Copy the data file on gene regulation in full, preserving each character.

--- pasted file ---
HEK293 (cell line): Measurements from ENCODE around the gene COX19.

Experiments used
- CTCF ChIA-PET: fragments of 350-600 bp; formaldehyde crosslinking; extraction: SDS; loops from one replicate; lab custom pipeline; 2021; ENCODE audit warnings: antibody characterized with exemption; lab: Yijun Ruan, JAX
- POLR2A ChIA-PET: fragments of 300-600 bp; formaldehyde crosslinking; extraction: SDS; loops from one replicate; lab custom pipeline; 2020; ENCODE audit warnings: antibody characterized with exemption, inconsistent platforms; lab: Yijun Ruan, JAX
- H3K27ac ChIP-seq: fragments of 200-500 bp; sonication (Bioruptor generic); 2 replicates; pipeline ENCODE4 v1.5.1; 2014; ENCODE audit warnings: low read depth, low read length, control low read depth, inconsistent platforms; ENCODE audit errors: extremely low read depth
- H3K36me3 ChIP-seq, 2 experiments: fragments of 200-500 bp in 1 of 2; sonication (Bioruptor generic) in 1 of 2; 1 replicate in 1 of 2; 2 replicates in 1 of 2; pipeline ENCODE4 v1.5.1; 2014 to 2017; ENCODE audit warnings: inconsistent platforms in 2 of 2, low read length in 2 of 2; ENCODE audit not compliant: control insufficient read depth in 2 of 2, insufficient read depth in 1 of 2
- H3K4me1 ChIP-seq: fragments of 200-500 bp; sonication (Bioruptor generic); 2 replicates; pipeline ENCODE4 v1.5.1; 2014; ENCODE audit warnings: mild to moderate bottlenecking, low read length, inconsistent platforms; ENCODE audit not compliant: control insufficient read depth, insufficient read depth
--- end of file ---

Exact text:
HEK293 (cell line): Measurements from ENCODE around the gene COX19.

Experiments used
- CTCF ChIA-PET: fragments of 350-600 bp; formaldehyde crosslinking; extraction: SDS; loops from one replicate; lab custom pipeline; 2021; ENCODE audit warnings: antibody characterized with exemption; lab: Yijun Ruan, JAX
- POLR2A ChIA-PET: fragments of 300-600 bp; formaldehyde crosslinking; extraction: SDS; loops from one replicate; lab custom pipeline; 2020; ENCODE audit warnings: antibody characterized with exemption, inconsistent platforms; lab: Yijun Ruan, JAX
- H3K27ac ChIP-seq: fragments of 200-500 bp; sonication (Bioruptor generic); 2 replicates; pipeline ENCODE4 v1.5.1; 2014; ENCODE audit warnings: low read depth, low read length, control low read depth, inconsistent platforms; ENCODE audit errors: extremely low read depth
- H3K36me3 ChIP-seq, 2 experiments: fragments of 200-500 bp in 1 of 2; sonication (Bioruptor generic) in 1 of 2; 1 replicate in 1 of 2; 2 replicates in 1 of 2; pipeline ENCODE4 v1.5.1; 2014 to 2017; ENCODE audit warnings: inconsistent platforms in 2 of 2, low read length in 2 of 2; ENCODE audit not compliant: control insufficient read depth in 2 of 2, insufficient read depth in 1 of 2
- H3K4me1 ChIP-seq: fragments of 200-500 bp; sonication (Bioruptor generic); 2 replicates; pipeline ENCODE4 v1.5.1; 2014; ENCODE audit warnings: mild to moderate bottlenecking, low read length, inconsistent platforms; ENCODE audit not compliant: control insufficient read depth, insufficient read depth